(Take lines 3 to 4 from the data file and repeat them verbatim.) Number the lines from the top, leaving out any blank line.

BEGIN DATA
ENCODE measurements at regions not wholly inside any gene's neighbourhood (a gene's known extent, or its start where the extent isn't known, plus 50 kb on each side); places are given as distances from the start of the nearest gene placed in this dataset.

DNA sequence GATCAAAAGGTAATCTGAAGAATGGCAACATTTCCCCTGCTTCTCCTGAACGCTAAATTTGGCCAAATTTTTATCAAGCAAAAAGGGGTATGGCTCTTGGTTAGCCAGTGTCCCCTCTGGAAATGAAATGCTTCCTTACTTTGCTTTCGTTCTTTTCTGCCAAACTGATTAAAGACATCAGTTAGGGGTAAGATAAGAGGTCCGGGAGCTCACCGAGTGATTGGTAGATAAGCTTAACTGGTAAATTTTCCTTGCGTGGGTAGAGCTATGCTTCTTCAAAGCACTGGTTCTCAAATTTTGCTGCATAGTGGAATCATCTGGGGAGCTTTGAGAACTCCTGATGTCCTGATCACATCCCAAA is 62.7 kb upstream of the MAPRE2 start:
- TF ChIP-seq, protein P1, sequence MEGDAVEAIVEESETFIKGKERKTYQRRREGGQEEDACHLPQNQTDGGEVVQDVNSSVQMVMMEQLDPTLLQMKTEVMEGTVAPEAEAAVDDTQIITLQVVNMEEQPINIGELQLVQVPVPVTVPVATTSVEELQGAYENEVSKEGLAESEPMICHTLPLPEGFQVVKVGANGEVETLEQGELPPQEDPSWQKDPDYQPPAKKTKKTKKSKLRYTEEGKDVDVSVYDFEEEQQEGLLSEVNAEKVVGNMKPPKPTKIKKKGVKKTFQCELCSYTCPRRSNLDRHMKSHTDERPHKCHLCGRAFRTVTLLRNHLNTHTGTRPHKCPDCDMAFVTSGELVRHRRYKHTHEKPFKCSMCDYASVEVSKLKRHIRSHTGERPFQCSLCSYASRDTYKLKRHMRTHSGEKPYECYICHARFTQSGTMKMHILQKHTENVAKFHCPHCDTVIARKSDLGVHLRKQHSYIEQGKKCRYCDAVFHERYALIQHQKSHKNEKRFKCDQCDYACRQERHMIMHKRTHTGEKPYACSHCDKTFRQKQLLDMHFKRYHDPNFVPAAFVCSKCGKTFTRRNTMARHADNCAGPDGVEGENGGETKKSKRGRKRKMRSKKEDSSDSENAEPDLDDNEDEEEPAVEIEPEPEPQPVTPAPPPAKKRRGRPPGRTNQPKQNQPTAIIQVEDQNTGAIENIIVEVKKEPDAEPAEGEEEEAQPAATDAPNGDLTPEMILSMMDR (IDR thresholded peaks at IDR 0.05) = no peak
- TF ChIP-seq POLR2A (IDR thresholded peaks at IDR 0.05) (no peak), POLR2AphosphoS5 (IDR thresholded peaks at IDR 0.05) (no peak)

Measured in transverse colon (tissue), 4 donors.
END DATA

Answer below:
- TF ChIP-seq, protein P1, sequence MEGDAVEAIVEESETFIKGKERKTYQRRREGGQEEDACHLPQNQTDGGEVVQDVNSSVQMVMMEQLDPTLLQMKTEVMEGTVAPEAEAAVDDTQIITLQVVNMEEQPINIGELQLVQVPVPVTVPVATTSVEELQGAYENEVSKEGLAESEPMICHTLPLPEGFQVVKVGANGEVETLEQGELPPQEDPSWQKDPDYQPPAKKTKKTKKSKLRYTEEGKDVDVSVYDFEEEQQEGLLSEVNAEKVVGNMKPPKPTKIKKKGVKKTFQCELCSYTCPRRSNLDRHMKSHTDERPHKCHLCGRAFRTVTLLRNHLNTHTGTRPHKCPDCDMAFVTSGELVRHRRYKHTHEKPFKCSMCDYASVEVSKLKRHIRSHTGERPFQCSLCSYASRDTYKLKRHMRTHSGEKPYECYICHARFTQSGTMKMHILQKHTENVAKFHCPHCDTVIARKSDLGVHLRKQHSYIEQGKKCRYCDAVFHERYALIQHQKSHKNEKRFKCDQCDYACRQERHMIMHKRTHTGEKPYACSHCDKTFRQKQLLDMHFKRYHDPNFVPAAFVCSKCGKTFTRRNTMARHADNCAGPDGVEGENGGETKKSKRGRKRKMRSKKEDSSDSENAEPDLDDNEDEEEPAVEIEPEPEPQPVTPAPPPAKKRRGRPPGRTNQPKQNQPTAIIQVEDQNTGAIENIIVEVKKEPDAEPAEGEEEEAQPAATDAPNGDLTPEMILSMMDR (IDR thresholded peaks at IDR 0.05) = no peak
- TF ChIP-seq POLR2A (IDR thresholded peaks at IDR 0.05) (no peak), POLR2AphosphoS5 (IDR thresholded peaks at IDR 0.05) (no peak)